Question of Audience

When reading Roxana, the reader is immediately aware of the significance of audience. We are immediately, sparked pose the question, “Who is the author’s audience? And what purpose is the author writing?” This audience awareness is definitely a tool used by Defoe, when telling his story of Roxana. As seen in the fact that Roxana is told from a first-person point of view. When Roxana seems to recount her life she implores the idea of playing with “words and their referents” so termed by Ian Watts. She does so to justify and prove the reasons she has engaged in the actions she has done to her readers. Roxana is able to intentionally phrase, her words in a way to her advantage. These phrasings and terms may not necessarily refer to the objects as they really are. She does so when referring to her Landlord as her gentleman (37), her wealth (140), and her morality (38, 64, 118) all these seem to be the gist of Roxana’s attempt to convince her audience.
After doing some reading, I came across an article written by David Bartholomae entitled, “Inventing the University.” It is here that we learn the features of a skilled writing versus a basic writer. In this article, Bartholomae explores the significance of audience awareness as being a key characteristic that distinguishes a skilled writer from a basic writer. For example, Bartholomae writes when discussing the challenges of composition writers and their challenge of writing to their audience, “One of the common assumptions of both composition research and composition teaching is that at some “stage” in the process of composing an essay a writer’s ideas or his motives must be tailored to the needs and expectations of his audience. A writer has to “build bridges” between his point of view and his readers. He has to anticipate and acknowledge his readers’ assumptions and biases. He must begin with “common points of departure” before introducing new or controversial arguments” Bartholomae adds, “Writers who can successfully manipulate an audience (or to use a less pointed language, writers who can accommodate their motives to their readers/ expectation) are writers who can both imagine and write from a position of privilege” (9). He indicates that this writing from a position of privilege is a key to a good writer. He notes, good writers must “see themselves with in a privileged discourse,…They must be either equal to or more powerful than those they would address. The writing, then, must somehow transform the political and social relationships between basic writing students and their teachers” (9). The author notes this is key to great writers. I am sure Defoe used these factors of audience awareness when seeking to do this “new form of writing,” or the genre of the novel. It is this same idea of audience awareness that Roxana employs and she uses it to her advantage.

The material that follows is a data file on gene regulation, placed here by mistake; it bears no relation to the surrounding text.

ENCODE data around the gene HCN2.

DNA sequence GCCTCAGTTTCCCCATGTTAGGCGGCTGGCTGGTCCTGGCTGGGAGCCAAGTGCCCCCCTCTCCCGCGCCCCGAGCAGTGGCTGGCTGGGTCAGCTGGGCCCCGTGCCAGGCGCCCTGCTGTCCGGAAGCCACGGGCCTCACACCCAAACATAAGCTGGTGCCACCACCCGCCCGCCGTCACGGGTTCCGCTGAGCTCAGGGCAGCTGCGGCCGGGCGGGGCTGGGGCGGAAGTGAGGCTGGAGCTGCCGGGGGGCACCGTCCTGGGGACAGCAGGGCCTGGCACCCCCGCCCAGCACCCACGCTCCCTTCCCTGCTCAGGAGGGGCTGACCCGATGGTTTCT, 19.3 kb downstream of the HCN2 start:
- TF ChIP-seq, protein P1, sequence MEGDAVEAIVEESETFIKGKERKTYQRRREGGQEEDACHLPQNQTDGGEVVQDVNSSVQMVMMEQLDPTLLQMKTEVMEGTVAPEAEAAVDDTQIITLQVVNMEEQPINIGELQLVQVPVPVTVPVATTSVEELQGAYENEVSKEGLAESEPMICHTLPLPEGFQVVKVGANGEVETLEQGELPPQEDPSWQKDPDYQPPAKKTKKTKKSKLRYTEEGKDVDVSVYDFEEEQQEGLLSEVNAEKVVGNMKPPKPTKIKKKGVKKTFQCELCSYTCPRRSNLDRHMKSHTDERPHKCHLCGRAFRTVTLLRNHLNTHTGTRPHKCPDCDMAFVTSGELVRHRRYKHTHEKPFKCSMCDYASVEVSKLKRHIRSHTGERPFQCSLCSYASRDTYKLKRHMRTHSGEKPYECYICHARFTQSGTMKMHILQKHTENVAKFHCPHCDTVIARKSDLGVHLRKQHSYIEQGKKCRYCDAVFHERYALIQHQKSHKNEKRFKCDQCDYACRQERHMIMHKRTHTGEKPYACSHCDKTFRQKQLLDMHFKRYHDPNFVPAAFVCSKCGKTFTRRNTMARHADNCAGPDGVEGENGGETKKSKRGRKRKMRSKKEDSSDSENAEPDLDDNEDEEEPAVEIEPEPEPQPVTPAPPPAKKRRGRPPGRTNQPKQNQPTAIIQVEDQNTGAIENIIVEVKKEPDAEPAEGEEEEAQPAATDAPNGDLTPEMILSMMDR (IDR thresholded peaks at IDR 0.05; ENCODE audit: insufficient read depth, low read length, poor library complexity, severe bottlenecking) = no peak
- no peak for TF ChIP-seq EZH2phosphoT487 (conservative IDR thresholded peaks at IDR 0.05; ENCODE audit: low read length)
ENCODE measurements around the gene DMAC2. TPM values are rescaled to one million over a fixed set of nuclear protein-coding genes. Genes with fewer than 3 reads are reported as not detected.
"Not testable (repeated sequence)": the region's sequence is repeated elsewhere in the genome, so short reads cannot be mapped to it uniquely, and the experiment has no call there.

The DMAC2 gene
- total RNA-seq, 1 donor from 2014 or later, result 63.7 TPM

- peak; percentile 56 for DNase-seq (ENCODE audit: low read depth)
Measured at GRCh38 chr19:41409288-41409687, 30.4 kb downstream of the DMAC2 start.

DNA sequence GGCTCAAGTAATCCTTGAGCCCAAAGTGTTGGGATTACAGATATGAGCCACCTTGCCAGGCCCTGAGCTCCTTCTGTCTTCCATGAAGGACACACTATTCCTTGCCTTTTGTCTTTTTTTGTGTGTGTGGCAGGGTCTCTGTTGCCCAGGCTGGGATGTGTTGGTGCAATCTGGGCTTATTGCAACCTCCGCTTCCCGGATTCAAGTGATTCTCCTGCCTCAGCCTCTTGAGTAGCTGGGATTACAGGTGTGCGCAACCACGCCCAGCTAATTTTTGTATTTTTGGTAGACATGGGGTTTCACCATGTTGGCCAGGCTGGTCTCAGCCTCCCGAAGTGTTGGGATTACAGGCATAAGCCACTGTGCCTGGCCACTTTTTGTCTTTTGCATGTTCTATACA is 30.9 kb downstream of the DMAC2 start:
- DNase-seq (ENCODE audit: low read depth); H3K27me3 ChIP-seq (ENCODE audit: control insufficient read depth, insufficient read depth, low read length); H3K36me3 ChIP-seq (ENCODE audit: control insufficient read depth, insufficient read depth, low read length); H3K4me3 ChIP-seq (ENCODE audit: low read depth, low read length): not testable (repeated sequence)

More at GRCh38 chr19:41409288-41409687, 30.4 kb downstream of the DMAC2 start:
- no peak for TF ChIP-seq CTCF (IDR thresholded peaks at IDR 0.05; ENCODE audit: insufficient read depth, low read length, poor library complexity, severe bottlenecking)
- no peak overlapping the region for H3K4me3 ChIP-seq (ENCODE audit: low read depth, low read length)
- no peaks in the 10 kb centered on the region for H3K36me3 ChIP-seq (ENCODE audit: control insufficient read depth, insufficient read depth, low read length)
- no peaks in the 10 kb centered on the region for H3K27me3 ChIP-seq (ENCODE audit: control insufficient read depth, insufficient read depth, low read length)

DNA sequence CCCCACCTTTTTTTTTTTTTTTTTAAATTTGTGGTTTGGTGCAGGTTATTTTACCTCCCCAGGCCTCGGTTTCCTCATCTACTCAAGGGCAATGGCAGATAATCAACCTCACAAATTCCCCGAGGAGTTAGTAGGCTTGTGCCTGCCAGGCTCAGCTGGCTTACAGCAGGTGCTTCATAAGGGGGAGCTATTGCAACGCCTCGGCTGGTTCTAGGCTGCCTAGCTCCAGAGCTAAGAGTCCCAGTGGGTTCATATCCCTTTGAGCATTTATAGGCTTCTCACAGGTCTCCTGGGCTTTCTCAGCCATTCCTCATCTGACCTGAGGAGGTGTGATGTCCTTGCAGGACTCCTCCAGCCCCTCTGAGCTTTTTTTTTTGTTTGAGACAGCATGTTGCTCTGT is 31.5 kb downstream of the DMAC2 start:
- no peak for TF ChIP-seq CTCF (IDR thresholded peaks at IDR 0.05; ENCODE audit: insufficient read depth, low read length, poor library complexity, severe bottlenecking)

In my opinion to answer the question of audience, Roxana is seeking to appeal to the new emergent middle class, or the common society, who may have some religious background. She does so to gain the approval of her audience, and to justify her actions, one that hides her attempts to “prey upon others.”

3 thoughts on “Question of Audience

  1. I agree that the narrator, Roxana, is writing to make herself appear in the best possible light (literally and figuratively). While I accept what you say Bartholomae is saying, most authors are in fact trying to sway their reader in some direction, I do wonder where your evidence is textually? I think your argument would be better served if you provided evidence from Roxana rather than quoting Bartholomae so much. I say this because I agree, and I can think of instances were Roxana is attempting to sway readers to her perspective (when she does not want her grown children to know she’s been a whore, thus she should not come out as their mother; when she loses everything and is forced to pawn her children off to relatives, despite not wanting to, it evokes a sense of pity from the audience; and the final example I can think of is when she turns Amy out of her life for suggesting they murder Roxana’s daughter).

  2. Nice use of the Bartholomae! I also really like the way you bring in the idea of referentiality–I would love to hear more about how we see this emerging in the text, and how from that we can discuss the idea of audience here. What are the “familiar” things Defoe may be starting with, and what might he be building from that?

    • When Defoe discusses his plot and characters within the novel to his audience, he does so at particular times and draws from their past experiences, in order to create a sense of wholeness to the text (Watt, 24). He does this in the fact that when the Merchant repeatedly asks Roxana to marry him, Roxana makes excuses as to the husband gaining full control of a wealthy females wealth and possibly leaving her in misery with little of her wealth left. As from our readings and discussion, this was a debated topic within society at the time (the idea of inheritance).

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